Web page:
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    Bob M,
    Sorry for the confusion; I can see I was less than clear. I made a lengthy post on this topic a few minutes ago that will explain everything, hopefully very clearly. If also has the link you asked for:
    http://www.hometheaterforum.com/htfo...threadid=32850
    My third post on this thread is the one you want.
    Happy Holidays,
    Wayne A. Pflughaupt
     
  17. Chris Demaree

    Chris Demaree Stunt Coordinator

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    I am using a BFD dsp1124p with a SVS 20-39pc. The sub is in the only availible corner, aproximatly 1/2" from each wall. I was unable to get spectra+ to graph my room response (setup error on my part, i'm sure), so I am using the sub+center freq sweep on AVIA as my source and am making notes of any obvious peaks and/or nulls during the sweep (200hz to 20hz, xover is 80hz,ratshack SPL meter). It looks like my only real 'peak' is centered around 55hz and starts about 5hz in each direction. No really bad nulls, so I should consider myself lucky [​IMG] I set the first filter at 20hz and gave a 3db boost for a 5hz range (12/60ths of an octave)? The second filter is set at 55hz with a -12db cut and larger 'range'. I am still learning how to guess 'range' better, but setting it, then measuring the response seems to work reasonably well. I still have a lot of measuring to do, but am definately making progress. I'm not sure if I should use any kind of 'boost', due to possible clipping, but I read several posts suggesting that setting a bit of boost at the very bottom would sound better than 'flat' response. I will post my final results, once I figure out the which settings I like the most.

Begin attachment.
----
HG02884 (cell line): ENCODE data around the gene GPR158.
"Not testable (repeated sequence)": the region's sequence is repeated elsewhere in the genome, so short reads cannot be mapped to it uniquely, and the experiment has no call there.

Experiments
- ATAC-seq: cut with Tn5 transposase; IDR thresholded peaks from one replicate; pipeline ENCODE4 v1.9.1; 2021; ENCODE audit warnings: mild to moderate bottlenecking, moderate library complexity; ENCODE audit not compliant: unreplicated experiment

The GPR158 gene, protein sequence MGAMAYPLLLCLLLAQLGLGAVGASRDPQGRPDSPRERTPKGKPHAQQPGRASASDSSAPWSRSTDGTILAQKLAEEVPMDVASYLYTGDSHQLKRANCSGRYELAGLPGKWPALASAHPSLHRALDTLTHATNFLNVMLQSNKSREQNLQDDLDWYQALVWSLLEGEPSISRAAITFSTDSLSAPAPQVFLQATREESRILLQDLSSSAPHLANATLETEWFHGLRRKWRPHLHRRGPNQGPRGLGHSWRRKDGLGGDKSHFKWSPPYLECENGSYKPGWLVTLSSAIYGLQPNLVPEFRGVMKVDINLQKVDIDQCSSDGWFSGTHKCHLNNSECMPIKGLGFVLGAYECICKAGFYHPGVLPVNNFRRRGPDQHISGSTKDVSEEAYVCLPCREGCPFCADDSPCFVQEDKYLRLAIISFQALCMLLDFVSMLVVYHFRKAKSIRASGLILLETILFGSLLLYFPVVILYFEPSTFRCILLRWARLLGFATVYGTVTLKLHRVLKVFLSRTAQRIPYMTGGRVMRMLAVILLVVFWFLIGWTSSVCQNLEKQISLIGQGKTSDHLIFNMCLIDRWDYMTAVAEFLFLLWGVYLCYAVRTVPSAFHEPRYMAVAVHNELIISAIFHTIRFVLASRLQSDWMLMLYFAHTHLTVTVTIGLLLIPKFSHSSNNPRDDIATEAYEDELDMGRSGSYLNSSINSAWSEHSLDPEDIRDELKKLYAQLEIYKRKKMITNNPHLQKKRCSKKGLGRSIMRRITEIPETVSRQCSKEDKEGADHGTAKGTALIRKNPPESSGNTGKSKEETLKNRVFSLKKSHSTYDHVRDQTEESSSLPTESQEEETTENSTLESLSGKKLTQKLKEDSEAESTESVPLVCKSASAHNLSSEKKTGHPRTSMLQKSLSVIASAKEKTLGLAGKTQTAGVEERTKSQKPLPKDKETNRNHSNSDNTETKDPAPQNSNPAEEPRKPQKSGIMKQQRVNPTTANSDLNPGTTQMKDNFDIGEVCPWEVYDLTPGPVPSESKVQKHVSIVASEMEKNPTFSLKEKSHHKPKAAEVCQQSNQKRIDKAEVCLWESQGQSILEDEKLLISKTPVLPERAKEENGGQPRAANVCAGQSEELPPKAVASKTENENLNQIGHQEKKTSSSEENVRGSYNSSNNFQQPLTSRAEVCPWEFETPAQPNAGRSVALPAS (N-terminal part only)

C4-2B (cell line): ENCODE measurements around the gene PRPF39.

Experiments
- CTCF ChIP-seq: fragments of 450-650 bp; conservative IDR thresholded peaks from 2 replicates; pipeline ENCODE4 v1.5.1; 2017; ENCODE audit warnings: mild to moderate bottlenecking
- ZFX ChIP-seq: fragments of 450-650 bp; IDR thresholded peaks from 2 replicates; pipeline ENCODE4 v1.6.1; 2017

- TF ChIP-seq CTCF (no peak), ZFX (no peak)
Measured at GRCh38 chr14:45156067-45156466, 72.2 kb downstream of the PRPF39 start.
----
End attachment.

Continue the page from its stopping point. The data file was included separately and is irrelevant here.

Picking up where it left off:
P.S. This forum is incredibly helpful, thanks!
     
  18. Wayne A. Pflughaupt

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    Chris,
    I don’t have the AVIA disc, so help me understand what you’re doing. You mention a “sweep” (frequency sweep, I suppose). My question is, how do you know what frequency is the problem?
    This is the second time I’ve seen “Hertz range” used with the BFD for what should be bandwidth or Q. I find this puzzling, too.
    Regardig the AVIA, Kevin Brown had this to say at this link: http://www.hometheaterforum.com/htfo...threadid=30284